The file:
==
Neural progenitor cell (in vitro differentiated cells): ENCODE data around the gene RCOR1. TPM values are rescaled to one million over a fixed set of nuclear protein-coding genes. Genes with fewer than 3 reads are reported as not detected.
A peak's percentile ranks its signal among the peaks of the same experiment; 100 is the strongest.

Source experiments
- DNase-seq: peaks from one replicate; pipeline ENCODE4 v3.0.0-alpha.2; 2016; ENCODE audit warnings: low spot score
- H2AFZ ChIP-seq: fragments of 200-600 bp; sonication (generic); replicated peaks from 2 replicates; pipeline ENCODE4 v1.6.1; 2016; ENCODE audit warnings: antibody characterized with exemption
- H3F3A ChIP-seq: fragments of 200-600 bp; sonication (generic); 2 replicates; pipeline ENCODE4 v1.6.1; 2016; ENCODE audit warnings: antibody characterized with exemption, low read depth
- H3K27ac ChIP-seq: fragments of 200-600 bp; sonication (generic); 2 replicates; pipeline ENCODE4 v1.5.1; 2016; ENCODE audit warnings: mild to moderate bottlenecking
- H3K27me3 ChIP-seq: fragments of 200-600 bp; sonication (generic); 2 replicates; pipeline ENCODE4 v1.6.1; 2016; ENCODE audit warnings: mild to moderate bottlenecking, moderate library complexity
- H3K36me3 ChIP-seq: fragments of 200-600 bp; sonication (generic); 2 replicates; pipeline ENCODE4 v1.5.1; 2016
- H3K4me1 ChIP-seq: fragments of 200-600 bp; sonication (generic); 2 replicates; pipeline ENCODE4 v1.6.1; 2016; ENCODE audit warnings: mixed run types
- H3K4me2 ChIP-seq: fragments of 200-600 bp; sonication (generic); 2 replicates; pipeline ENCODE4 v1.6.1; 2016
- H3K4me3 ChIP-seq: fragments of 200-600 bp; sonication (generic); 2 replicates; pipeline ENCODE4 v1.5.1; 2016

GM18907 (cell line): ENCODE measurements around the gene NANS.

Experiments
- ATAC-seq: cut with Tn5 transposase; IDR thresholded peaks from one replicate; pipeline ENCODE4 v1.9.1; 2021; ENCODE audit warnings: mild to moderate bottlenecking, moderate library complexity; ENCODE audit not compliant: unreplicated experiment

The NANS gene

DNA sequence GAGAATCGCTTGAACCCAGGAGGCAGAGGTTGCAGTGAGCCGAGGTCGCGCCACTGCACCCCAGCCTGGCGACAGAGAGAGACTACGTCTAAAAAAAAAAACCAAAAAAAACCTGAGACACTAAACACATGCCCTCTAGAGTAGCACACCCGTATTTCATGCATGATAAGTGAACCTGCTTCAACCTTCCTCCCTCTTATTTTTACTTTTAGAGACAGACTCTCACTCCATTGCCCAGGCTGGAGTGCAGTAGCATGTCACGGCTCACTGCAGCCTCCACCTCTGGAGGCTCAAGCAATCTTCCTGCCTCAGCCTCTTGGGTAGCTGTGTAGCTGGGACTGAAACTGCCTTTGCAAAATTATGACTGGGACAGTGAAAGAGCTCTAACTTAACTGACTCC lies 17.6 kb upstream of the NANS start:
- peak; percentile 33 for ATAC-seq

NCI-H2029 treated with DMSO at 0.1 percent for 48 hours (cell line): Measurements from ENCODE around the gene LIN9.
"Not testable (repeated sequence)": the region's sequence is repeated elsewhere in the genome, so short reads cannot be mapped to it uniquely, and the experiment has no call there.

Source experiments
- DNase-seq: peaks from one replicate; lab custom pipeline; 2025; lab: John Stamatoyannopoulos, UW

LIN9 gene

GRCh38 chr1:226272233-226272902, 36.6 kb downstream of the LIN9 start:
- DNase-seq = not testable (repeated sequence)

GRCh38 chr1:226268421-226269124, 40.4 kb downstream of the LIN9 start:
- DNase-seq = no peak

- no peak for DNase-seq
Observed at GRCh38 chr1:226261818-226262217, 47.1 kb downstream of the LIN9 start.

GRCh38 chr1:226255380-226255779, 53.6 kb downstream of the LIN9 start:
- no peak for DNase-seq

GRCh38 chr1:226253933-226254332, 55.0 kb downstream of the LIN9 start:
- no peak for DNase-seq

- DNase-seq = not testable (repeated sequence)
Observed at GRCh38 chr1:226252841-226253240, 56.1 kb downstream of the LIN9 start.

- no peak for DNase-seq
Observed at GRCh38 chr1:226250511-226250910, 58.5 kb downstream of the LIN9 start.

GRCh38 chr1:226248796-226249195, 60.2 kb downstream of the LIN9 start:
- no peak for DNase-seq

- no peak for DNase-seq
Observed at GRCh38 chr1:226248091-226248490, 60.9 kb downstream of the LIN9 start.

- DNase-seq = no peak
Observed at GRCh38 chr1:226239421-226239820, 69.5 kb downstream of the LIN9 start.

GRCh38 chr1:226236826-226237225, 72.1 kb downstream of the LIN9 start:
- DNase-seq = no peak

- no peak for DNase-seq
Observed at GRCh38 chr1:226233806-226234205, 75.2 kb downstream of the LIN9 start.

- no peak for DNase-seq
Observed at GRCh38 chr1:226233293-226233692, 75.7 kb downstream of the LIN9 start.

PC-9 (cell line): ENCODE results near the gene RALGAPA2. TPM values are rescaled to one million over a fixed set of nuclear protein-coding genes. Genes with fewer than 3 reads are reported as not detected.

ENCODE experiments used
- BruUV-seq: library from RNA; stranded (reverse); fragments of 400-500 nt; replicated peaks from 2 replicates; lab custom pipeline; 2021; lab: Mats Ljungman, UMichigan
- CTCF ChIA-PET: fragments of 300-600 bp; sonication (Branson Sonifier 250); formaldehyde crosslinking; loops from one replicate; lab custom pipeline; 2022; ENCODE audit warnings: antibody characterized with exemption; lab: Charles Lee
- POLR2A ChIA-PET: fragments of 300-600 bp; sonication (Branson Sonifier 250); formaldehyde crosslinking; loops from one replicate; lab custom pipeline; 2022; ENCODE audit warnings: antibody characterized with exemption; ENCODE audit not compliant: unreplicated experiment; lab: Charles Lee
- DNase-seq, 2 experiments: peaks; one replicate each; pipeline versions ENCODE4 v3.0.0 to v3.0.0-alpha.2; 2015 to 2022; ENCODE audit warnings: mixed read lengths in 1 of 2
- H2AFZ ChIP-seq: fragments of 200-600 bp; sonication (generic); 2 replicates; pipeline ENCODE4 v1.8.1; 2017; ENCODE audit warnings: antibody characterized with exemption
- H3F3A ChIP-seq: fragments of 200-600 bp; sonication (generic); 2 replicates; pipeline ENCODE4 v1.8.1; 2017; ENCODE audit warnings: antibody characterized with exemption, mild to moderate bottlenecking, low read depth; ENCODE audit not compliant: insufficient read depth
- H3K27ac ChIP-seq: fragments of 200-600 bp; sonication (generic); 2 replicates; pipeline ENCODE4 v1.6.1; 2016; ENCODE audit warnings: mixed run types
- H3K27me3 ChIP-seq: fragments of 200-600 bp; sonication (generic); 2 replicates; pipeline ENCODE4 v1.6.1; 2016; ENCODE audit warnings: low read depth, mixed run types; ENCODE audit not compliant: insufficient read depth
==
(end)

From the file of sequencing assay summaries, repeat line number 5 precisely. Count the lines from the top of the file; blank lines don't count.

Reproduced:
- H2AFZ ChIP-seq: fragments of 200-600 bp; sonication (generic); replicated peaks from 2 replicates; pipeline ENCODE4 v1.6.1; 2016; ENCODE audit warnings: antibody characterized with exemption